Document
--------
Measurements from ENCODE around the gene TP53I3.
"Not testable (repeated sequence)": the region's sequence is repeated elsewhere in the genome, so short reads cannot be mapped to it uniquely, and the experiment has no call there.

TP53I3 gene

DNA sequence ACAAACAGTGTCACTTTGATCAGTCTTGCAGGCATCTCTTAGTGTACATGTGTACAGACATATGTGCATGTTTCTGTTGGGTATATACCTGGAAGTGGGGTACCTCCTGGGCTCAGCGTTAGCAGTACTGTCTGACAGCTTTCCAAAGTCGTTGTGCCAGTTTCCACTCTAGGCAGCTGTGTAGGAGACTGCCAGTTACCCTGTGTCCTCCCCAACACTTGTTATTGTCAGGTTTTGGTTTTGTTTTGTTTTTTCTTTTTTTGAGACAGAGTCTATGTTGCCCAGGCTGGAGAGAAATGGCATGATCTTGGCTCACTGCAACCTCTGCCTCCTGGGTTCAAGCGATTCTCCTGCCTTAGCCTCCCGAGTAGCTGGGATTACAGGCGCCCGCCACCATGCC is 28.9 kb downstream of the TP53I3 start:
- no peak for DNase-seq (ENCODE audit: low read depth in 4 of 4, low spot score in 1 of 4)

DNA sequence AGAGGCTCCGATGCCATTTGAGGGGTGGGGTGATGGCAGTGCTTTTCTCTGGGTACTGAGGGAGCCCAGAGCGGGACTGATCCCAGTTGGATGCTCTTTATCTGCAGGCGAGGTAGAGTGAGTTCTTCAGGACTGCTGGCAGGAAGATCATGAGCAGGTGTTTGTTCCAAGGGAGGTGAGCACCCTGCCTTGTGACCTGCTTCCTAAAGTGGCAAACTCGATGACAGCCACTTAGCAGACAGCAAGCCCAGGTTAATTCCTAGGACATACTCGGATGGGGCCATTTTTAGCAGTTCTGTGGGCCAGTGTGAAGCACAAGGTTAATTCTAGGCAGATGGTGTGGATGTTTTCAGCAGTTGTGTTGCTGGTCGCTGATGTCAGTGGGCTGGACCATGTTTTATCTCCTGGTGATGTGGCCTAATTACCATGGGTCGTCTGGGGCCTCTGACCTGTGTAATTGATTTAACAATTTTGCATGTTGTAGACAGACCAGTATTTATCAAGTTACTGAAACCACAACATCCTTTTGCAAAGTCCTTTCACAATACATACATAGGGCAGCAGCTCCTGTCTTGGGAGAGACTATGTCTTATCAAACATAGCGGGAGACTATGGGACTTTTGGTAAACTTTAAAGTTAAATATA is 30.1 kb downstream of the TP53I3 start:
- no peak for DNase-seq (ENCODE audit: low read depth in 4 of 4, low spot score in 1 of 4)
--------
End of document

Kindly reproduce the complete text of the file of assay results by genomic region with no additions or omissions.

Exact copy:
Measurements from ENCODE around the gene TP53I3.
"Not testable (repeated sequence)": the region's sequence is repeated elsewhere in the genome, so short reads cannot be mapped to it uniquely, and the experiment has no call there.

TP53I3 gene

DNA sequence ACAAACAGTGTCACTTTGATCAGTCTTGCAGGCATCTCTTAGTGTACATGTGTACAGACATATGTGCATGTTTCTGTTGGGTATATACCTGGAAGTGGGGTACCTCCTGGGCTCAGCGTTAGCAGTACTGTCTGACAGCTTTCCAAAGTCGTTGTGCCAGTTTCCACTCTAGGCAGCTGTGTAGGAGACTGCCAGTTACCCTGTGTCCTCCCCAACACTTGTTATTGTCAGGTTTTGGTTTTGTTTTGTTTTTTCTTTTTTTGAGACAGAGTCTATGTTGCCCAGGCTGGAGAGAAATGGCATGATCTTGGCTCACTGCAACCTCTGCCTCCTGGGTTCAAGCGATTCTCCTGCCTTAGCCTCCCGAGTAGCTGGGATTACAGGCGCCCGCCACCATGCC is 28.9 kb downstream of the TP53I3 start:
- no peak for DNase-seq (ENCODE audit: low read depth in 4 of 4, low spot score in 1 of 4)

DNA sequence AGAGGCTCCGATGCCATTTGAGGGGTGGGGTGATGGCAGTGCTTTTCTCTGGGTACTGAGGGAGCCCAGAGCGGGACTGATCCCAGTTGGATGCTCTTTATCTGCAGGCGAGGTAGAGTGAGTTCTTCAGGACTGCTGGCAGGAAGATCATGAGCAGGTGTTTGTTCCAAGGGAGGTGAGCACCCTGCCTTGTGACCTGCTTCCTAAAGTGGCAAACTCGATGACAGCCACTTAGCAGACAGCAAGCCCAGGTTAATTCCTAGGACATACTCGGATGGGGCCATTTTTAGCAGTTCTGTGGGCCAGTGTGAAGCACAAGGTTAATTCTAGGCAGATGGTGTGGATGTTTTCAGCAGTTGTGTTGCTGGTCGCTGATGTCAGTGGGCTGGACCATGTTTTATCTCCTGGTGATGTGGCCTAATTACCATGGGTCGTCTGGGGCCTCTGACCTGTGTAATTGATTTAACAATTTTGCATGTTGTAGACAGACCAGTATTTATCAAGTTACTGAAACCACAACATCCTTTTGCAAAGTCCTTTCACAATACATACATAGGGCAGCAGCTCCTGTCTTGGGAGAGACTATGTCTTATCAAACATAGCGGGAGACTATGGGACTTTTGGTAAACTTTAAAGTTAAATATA is 30.1 kb downstream of the TP53I3 start:
- no peak for DNase-seq (ENCODE audit: low read depth in 4 of 4, low spot score in 1 of 4)